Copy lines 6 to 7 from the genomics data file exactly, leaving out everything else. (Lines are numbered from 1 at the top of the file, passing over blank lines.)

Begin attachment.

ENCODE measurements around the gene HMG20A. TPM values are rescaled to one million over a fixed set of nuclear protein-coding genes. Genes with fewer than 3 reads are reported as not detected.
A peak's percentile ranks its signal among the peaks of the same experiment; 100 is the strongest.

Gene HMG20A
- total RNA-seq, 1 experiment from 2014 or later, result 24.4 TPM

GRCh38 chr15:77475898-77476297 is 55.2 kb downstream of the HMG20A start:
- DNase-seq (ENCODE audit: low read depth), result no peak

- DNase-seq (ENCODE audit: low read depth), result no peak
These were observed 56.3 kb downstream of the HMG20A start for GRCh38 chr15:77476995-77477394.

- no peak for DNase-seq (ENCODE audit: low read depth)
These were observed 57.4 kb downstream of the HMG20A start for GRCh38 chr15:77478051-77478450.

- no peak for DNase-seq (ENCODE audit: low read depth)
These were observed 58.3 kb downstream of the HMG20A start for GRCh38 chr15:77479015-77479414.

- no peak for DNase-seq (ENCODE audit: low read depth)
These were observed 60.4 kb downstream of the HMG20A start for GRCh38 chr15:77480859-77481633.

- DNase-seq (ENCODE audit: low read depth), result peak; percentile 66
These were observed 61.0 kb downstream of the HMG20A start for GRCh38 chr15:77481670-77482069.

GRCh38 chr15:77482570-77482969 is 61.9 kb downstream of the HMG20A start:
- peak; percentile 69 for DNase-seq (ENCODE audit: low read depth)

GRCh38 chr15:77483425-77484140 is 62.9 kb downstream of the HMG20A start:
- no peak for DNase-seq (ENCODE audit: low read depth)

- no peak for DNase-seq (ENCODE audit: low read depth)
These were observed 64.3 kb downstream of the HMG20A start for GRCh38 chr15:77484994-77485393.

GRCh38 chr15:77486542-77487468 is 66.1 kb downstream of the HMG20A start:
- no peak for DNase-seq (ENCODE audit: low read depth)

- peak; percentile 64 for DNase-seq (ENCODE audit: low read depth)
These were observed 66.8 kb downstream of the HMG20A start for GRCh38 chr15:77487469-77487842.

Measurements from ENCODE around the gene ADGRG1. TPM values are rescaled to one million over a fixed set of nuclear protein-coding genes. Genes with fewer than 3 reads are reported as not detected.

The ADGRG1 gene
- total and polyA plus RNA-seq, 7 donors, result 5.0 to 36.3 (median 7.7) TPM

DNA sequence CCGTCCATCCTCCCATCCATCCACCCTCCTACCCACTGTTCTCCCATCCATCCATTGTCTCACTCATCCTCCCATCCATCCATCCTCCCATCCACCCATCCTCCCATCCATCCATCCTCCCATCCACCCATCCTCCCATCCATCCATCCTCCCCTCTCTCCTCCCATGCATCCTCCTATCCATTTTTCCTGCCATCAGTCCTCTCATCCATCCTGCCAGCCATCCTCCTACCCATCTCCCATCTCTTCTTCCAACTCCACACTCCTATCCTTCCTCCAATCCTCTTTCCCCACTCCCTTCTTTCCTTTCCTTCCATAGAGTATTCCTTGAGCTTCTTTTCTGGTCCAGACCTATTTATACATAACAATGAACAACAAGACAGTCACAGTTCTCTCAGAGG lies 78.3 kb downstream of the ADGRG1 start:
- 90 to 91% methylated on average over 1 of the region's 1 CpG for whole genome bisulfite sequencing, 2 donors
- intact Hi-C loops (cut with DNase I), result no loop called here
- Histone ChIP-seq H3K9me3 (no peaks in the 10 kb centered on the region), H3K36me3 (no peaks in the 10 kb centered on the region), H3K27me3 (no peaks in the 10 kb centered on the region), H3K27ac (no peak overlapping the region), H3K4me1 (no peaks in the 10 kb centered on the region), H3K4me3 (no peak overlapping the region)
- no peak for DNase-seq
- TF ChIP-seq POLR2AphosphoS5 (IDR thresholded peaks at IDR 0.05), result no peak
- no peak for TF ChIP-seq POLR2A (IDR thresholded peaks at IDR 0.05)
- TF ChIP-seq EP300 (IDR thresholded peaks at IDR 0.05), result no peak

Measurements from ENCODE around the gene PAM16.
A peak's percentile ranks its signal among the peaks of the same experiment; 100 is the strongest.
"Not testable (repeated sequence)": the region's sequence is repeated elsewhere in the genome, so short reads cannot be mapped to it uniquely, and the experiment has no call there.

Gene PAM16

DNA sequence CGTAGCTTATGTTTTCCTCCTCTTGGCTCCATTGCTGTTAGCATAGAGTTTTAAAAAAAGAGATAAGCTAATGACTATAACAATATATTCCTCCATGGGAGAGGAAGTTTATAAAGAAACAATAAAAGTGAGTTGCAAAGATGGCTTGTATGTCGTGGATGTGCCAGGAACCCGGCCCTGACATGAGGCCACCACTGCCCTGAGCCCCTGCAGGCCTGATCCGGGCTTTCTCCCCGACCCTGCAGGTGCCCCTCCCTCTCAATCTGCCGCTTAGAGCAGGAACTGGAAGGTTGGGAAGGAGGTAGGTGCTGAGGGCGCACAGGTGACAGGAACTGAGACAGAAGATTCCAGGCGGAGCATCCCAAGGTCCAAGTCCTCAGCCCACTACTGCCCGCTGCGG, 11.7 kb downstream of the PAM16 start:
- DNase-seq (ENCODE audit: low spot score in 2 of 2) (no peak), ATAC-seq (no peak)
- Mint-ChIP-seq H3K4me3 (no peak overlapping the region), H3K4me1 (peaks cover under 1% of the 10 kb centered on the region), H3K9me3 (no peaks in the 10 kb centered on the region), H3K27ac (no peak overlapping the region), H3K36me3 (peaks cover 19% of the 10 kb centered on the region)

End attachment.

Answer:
- DNase-seq (ENCODE audit: low read depth), result no peak

- DNase-seq (ENCODE audit: low read depth), result no peak